I’ve always been an enthusiastic cheerleader for the “listen to your body” team. I imagine working full time has it’s struggles for any and everyone at one point or another. We all have our days.

I can’t begin to describe how tired I felt all the time when I was working part time. I slept in on my off days. I took frequent breaks during my on days.

When I got hired in a full time role, I was ecstatic and terrified beyond belief. If I could barely manage 20 hours a week, how was I going to manage 37.5 hours a week? My degree of fear led me to tell my new manager about my potential struggles. Heck, I think I even mentioned it in the interview (probably not recommended).

The first month or so was difficult. It was difficult because it was something I wasn’t at all used to. I wasn’t used to waking up early everyday, and I certainly wasn’t used to working all day.

Then something happened-I realized that I loved my job, and therefore it didn’t feel like “work”. I still have my days, but working full time in my HR job was somehow “easier” for me than my part time call centre job.

So what do I want you to know about working, either full time or part time with lupus, and why it may not be for everyone?

1. Fatigue hits everyone differently.

Lupus is called “The disease with 1000 Faces” for a reason. No two cases are alike. I definitely suffer from fatigue, but I know that it’s absolutely debilitating for others. Trying to concentrate on the task at hand while attempting to ward off fatigue is exhausting in and of itself. Hell, sometimes even getting out of bed in the morning is a victory for some.

2. Doctor’s appointments are often a lupus sufferer’s “career”.

At different points in my life, I’ve had to go to doctor’s appointments several times a week, and often more than one appointment per day. One those occasions, I always wondered if and how I would be able to work full time if I was never at work. What sucks is the fact that most of my time at these appointments is just waiting.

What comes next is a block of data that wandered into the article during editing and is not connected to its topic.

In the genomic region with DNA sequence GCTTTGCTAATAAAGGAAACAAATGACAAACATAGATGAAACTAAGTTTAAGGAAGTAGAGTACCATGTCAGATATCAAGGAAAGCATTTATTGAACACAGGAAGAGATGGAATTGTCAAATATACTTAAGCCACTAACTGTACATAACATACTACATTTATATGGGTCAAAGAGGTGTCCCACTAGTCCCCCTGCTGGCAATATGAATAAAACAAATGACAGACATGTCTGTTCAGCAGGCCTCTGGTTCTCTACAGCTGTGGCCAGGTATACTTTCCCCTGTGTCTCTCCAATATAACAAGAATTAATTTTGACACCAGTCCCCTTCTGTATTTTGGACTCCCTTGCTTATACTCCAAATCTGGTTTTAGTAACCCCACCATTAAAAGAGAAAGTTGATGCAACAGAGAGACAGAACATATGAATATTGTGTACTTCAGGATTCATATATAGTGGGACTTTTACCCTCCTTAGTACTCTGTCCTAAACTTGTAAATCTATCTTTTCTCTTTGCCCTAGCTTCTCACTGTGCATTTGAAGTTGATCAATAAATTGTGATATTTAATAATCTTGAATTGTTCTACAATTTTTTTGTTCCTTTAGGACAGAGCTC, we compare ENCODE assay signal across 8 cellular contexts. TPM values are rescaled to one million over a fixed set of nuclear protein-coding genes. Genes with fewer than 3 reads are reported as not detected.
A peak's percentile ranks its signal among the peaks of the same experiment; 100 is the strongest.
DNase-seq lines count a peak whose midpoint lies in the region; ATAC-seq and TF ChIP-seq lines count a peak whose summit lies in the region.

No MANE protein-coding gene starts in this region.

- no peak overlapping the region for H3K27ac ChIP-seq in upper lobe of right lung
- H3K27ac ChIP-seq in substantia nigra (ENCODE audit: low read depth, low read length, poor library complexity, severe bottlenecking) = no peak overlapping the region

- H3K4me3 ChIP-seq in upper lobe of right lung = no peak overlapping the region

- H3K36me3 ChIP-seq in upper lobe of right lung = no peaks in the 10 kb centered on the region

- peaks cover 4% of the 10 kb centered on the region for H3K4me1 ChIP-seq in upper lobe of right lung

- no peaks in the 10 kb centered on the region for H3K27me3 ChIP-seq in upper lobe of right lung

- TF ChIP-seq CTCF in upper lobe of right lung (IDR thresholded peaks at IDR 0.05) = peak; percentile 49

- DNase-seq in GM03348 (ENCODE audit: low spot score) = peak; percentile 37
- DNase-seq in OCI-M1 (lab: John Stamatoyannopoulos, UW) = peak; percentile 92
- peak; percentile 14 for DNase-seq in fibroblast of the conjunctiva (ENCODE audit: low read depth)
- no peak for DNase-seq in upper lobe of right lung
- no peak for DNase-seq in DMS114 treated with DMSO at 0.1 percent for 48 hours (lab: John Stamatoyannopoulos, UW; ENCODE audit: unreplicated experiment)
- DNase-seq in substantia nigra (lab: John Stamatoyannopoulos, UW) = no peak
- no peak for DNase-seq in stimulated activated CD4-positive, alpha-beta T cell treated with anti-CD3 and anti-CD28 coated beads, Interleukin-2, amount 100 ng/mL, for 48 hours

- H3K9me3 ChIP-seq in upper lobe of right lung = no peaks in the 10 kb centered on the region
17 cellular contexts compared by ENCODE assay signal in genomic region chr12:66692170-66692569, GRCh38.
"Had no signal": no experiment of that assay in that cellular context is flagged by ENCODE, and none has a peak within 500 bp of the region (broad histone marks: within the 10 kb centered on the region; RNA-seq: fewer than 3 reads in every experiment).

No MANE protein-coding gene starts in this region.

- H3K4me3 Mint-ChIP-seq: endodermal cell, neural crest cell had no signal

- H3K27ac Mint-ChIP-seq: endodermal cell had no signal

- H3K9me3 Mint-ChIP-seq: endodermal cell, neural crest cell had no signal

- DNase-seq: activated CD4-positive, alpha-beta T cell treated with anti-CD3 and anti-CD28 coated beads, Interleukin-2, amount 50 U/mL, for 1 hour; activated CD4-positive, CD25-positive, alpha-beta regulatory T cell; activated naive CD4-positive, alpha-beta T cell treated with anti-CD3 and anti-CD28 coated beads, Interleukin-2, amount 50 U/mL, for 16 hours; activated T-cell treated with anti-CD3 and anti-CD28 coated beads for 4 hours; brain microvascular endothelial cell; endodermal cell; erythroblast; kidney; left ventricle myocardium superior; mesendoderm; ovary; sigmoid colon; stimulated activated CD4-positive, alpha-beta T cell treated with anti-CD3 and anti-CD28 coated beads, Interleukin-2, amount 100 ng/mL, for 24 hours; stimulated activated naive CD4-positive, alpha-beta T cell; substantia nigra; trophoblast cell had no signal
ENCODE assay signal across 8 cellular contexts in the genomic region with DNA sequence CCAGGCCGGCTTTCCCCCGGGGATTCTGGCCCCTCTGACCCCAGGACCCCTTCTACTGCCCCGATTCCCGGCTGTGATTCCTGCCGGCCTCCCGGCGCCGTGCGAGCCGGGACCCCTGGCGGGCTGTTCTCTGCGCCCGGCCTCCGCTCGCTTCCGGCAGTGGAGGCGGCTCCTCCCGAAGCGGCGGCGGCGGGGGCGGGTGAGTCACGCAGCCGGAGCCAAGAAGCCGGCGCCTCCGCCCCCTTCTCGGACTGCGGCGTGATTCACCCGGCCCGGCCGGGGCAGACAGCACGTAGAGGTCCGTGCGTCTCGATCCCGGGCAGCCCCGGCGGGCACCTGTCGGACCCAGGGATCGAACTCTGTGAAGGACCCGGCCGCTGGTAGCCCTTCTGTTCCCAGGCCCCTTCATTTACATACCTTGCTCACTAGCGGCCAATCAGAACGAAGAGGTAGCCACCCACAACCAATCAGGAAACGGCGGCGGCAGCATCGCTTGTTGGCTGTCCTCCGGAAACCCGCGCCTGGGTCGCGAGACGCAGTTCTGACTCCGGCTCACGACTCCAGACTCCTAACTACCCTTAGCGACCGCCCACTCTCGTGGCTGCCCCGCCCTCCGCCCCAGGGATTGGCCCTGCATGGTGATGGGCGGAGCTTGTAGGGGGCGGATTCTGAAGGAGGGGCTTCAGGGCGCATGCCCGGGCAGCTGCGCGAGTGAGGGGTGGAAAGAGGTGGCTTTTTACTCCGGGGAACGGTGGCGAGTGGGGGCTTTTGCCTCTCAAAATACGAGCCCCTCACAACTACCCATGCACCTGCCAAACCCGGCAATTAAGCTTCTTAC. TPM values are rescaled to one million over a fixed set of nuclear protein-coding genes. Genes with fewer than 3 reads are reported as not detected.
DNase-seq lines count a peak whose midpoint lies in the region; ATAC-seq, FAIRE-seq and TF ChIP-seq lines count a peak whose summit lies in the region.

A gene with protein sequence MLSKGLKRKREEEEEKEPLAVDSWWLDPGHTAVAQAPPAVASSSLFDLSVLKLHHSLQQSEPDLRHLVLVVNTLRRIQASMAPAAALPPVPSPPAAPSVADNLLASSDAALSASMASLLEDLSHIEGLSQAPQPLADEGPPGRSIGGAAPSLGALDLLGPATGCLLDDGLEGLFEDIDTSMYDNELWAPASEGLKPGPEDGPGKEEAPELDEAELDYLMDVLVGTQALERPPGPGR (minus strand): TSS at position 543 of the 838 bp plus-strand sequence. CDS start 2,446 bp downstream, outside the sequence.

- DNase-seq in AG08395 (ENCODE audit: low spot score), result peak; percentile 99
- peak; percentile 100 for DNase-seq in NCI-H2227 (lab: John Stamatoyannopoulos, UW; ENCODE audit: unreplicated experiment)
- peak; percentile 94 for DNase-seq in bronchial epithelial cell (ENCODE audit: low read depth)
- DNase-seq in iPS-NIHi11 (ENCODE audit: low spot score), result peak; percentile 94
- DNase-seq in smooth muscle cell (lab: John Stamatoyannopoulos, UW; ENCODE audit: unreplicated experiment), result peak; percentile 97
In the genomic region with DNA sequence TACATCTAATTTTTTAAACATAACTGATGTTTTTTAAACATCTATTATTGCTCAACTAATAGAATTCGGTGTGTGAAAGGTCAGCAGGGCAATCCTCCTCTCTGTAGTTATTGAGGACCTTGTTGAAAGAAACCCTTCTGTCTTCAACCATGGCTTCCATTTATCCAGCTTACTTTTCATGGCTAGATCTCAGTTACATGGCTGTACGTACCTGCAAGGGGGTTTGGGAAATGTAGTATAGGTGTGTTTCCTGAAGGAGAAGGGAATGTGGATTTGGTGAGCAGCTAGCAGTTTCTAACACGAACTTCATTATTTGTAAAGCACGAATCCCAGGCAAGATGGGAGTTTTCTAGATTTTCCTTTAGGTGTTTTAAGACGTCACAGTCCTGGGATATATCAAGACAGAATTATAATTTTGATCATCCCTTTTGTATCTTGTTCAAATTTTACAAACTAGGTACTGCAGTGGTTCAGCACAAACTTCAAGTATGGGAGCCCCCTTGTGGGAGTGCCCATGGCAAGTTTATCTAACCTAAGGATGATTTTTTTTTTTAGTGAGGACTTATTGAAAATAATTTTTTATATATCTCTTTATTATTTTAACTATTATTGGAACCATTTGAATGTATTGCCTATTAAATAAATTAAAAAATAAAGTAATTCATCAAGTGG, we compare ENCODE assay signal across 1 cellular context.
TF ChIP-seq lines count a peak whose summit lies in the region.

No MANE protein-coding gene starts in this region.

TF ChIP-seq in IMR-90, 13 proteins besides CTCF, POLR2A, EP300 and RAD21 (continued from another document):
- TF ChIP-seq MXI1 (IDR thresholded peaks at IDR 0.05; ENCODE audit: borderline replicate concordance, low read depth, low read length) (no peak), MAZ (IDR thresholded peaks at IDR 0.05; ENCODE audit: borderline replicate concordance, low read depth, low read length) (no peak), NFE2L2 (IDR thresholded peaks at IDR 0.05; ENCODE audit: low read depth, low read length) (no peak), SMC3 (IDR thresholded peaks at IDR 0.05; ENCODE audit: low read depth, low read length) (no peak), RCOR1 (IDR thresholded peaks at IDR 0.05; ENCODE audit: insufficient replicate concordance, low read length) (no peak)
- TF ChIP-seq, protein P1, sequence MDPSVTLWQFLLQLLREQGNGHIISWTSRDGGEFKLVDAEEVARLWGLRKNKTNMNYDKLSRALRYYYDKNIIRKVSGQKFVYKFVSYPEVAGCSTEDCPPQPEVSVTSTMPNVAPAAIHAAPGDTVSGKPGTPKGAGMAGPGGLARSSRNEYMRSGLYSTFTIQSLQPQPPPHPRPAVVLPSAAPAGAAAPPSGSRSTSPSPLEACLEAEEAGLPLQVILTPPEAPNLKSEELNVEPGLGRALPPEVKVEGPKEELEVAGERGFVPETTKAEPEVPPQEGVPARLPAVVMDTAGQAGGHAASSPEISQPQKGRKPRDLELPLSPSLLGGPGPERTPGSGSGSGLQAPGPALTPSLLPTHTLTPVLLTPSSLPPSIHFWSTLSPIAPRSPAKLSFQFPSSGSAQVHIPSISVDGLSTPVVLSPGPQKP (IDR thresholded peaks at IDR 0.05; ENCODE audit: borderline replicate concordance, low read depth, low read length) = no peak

I spent 2 and a half hours waiting for an appointment last month. When I finally confronted the available receptionist (all the rest had already left for the day) I was told that 2 people were still ahead of me. HUH? I hadn’t even gotten into the “room after the room”. I was still in the large waiting room! No way. I did my blood work, collected my things, and left.

3. Well at night, unwell in the morning.

When I go to sleep at night, I have no idea how I’m going to feel in the morning. I often have stomach aches, joint pain, and just an overall feeling of “un-wellness”. It’s hard to feel comfortable working full time OR part time when your health is unpredictable to the point where you don’t know if you’re going to feel good in the morning.

4. “Germy” Commute.

I have a few options when it comes to getting to work:

  • Take one bus, then two subway trains
  • Take one bus, then two subway trains, then one more bus
  • Take one bus, then two subway trains, then walk for about 6-8 minutes

I often choose option two, because it pretty much drops me off right in front of my office door.

While I’m on the bus (or train) with my gigantic headphones on, I watch people sneeze without covering their faces, cough without covering their faces, pick their noses, pick their teeth, clip their nails, hoark loogies on the ground, etc.

My point is, public transit is a petri dish cesspool of grossness. The probability of me getting sick due to my compromised immune system is high,  So even if people with Lupus have the ability to go to work, there is always that chance they’ll come in contact with something that’ll make them sick. I’m no different-I miss at LEAST a week of work every winter due to some sort of bug.

5. Stress Stimulator.

Lupus flares can be brought on by excessive stress.

While stress in life is inevitable, those with lupus should either take steps to avoid it, steps to minimize it, or steps to manage it. Some of the things already mentioned on this list are sources of stress (lengthy doctor’s appointments, commuting, etc.) Being in an environment with deadlines and people counting on you can definitely cause a great deal of stress.


Working while suffering from lupus isn’t for everyone. For those like myself who do: trust me…it’s no cakewalk. I work hard everyday to stay healthy, happy, and fulfilled.

I once read a meme that said something about an employee dying and an employer posting the job online before the funeral. Grim, I know. But…the point? Take care of YOU. FIRST.


2 comments on “Working with Lupus isn’t for everyone.

  1. I’m struggling with this right now. Last August I had to go ¾ time at work. Now I need shorter days. Between the lupus and ESRD, I tire so easily. Thanks for sharing this.


    • I know exactly how you feel. Prior to my kidney transplant I could only work 20 hours a week (and I struggled with that a lot). I hope you’ll continue to listen to your body and only do what feels right xo

      Liked by 1 person

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